For most of the year, no one thinks twice about the way items are shipped and delivered to your home. Come November and December, however, it’s all parents can think about. Because having little kids means getting extra super crafty about how we hide their Christmas toys—and some companies just don’t get it.

In a viral video that parents everywhere can relate to, a dad is seen absolutely panicking when he arrives home with his two young daughters to see a giant Barbie dream house box sitting on his front porch. It’s absolutely unmistakable as to what’s inside, and his girls immediately know what it is.

Related: Why we are doing a ‘no toy’ Christmas

But because it was supposed to be a Christmas gift, the dad tells them to “close your eyes” and even tries to say it was delivered to the “wrong house.” Quick thinking, dad.

But the bigger issue is that this happens ALL THE TIME. Because little kids are always home, and the ones who are school-aged probably have their 12th sickness of the month and are also home! And because we all primarily shop online these days for many reasons (convenience, the pandemic, crowd anxiety, etc.), when are most packages delivered? DURING THE DAY.

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I’ve heard similar stories from multiple parents I know personally (usually related to Barbie deliveries, funny enough). And it’s kind of crazy that companies like Amazon will ship a notebook in a box big enough to house the Statue of Liberty but will let something like this go willy-nilly and box-less. (Yes I know Amazon has many individual sellers that likely have control over how things are shipped, BUT STILL.)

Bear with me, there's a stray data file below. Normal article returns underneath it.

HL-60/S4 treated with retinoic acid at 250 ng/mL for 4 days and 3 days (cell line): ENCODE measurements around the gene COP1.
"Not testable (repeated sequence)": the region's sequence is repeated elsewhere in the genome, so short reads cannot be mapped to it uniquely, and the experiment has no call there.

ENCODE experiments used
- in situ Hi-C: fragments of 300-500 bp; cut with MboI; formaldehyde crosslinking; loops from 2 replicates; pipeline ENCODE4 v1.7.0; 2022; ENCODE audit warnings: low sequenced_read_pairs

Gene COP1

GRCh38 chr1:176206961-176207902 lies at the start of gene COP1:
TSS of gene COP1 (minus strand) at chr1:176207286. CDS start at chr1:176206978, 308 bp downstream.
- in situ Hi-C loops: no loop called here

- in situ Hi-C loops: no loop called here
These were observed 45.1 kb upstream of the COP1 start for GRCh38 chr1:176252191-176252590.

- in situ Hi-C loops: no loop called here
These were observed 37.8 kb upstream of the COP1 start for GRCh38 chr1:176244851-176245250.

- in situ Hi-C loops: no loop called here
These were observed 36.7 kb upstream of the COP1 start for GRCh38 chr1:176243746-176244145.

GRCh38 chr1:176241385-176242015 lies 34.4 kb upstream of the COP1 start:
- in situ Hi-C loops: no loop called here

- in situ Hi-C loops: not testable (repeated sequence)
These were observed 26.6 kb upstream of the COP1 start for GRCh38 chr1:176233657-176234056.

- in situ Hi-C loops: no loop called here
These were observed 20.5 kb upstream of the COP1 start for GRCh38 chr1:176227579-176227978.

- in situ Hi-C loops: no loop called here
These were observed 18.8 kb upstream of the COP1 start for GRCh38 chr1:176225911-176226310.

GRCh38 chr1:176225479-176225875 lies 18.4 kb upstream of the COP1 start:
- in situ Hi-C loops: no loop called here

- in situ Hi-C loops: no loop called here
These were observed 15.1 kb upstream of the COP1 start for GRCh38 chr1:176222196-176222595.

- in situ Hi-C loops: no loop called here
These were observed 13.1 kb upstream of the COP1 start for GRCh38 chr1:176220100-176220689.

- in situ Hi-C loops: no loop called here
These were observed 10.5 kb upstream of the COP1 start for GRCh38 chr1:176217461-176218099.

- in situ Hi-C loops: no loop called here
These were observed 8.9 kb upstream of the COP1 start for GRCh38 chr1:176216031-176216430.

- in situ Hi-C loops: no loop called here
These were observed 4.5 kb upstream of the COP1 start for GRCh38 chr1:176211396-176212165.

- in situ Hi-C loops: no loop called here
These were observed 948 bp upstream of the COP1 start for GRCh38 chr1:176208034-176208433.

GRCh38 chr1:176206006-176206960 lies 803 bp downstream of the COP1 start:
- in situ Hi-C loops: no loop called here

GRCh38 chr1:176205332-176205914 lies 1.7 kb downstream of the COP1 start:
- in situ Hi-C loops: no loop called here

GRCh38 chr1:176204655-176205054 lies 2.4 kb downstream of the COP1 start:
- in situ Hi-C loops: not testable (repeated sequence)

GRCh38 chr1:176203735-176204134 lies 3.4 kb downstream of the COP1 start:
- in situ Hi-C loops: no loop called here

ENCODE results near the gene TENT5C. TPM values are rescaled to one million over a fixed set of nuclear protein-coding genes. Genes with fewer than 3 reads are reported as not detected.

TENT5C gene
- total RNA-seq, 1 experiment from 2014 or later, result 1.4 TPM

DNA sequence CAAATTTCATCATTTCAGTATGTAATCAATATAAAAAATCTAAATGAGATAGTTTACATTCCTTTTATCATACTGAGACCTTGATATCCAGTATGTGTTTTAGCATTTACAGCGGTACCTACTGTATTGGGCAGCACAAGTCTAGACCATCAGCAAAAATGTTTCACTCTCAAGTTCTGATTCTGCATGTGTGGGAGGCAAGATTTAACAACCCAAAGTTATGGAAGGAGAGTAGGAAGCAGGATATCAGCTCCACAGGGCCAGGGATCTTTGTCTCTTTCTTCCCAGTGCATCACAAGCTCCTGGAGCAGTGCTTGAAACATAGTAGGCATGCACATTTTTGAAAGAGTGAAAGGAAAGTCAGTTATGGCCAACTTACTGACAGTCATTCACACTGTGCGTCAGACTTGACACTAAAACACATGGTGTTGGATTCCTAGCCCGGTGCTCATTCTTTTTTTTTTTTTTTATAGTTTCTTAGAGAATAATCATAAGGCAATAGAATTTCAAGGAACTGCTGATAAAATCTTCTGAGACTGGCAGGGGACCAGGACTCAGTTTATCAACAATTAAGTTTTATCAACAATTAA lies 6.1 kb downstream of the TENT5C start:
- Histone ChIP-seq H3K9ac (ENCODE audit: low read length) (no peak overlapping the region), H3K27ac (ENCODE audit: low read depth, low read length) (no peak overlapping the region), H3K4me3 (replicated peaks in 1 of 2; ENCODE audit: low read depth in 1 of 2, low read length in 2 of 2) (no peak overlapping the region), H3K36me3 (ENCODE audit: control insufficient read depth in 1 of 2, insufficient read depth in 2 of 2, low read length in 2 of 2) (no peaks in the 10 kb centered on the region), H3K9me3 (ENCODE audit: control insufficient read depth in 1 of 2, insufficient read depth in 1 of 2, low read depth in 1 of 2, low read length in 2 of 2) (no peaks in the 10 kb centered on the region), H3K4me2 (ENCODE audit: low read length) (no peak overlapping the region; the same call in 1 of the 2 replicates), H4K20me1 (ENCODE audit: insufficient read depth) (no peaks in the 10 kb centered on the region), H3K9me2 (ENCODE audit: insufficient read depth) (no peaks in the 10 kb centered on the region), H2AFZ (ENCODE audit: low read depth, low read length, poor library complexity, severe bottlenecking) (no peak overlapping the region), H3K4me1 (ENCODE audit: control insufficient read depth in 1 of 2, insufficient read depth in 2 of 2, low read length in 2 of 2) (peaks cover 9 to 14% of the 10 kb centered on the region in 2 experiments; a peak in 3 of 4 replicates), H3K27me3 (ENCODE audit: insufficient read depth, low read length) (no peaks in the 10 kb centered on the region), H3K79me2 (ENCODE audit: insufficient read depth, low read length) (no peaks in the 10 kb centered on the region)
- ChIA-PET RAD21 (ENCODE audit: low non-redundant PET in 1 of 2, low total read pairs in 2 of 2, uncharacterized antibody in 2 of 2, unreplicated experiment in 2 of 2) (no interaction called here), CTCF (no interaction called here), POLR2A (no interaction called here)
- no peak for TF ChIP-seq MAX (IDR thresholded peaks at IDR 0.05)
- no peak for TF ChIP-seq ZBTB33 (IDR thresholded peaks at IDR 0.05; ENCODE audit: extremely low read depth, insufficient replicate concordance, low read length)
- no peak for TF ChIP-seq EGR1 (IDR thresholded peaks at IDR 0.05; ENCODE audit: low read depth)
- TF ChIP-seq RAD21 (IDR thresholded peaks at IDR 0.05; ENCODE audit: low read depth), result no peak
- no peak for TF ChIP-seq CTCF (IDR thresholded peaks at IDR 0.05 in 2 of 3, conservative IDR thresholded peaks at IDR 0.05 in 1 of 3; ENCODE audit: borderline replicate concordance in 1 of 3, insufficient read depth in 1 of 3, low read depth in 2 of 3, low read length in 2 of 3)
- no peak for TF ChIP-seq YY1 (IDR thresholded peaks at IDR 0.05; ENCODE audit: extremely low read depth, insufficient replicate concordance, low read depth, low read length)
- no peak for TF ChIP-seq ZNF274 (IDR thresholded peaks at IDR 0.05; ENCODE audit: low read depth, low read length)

Amazon does currently offer an option for families to receive a “Letter from Santa” for these exact instances. The letter explains he delivered the toy early with the help of delivery elves, so it wouldn’t be late. If this has happened to you and you’d like to receive such a letter to help cover your Christmas toy tracks, you can find the form to fill out here.

Obviously, I don’t expect all companies everywhere that sell and ship Christmas toys to change their existing shipping methods to accommodate stressed-out parents just trying to keep the Christmas magic alive. Holiday-related capitalism means things need to get sent out as quickly as possible. I get it.

But it would be nice to not have to worry, that’s all.